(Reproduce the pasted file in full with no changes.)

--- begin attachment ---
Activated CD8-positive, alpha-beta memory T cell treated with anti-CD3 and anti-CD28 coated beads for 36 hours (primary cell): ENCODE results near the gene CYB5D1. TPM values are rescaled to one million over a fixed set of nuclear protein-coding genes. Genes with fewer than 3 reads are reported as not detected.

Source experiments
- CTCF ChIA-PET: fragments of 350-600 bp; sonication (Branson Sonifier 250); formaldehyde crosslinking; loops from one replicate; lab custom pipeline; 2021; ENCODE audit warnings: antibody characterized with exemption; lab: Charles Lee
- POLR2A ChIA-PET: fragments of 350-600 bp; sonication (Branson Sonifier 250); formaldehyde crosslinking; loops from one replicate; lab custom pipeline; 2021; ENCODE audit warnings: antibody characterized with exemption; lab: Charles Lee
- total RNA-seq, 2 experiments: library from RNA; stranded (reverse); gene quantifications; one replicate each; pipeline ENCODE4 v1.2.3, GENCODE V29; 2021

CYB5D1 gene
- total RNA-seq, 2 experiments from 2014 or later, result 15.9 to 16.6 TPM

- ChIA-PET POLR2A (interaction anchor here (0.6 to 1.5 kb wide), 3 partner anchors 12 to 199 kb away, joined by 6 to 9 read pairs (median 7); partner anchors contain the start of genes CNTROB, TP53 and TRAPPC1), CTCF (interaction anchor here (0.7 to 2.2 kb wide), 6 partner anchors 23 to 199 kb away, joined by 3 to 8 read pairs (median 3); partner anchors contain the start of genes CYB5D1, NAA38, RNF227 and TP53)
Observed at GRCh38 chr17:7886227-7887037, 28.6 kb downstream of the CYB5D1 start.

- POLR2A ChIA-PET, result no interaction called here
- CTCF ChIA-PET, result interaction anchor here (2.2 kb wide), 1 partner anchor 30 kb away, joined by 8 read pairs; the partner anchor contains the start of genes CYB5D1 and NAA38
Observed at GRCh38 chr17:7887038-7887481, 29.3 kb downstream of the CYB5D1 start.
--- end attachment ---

Activated CD8-positive, alpha-beta memory T cell treated with anti-CD3 and anti-CD28 coated beads for 36 hours (primary cell): ENCODE results near the gene CYB5D1. TPM values are rescaled to one million over a fixed set of nuclear protein-coding genes. Genes with fewer than 3 reads are reported as not detected.

Source experiments
- CTCF ChIA-PET: fragments of 350-600 bp; sonication (Branson Sonifier 250); formaldehyde crosslinking; loops from one replicate; lab custom pipeline; 2021; ENCODE audit warnings: antibody characterized with exemption; lab: Charles Lee
- POLR2A ChIA-PET: fragments of 350-600 bp; sonication (Branson Sonifier 250); formaldehyde crosslinking; loops from one replicate; lab custom pipeline; 2021; ENCODE audit warnings: antibody characterized with exemption; lab: Charles Lee
- total RNA-seq, 2 experiments: library from RNA; stranded (reverse); gene quantifications; one replicate each; pipeline ENCODE4 v1.2.3, GENCODE V29; 2021

CYB5D1 gene
- total RNA-seq, 2 experiments from 2014 or later, result 15.9 to 16.6 TPM

- ChIA-PET POLR2A (interaction anchor here (0.6 to 1.5 kb wide), 3 partner anchors 12 to 199 kb away, joined by 6 to 9 read pairs (median 7); partner anchors contain the start of genes CNTROB, TP53 and TRAPPC1), CTCF (interaction anchor here (0.7 to 2.2 kb wide), 6 partner anchors 23 to 199 kb away, joined by 3 to 8 read pairs (median 3); partner anchors contain the start of genes CYB5D1, NAA38, RNF227 and TP53)
Observed at GRCh38 chr17:7886227-7887037, 28.6 kb downstream of the CYB5D1 start.

- POLR2A ChIA-PET, result no interaction called here
- CTCF ChIA-PET, result interaction anchor here (2.2 kb wide), 1 partner anchor 30 kb away, joined by 8 read pairs; the partner anchor contains the start of genes CYB5D1 and NAA38
Observed at GRCh38 chr17:7887038-7887481, 29.3 kb downstream of the CYB5D1 start.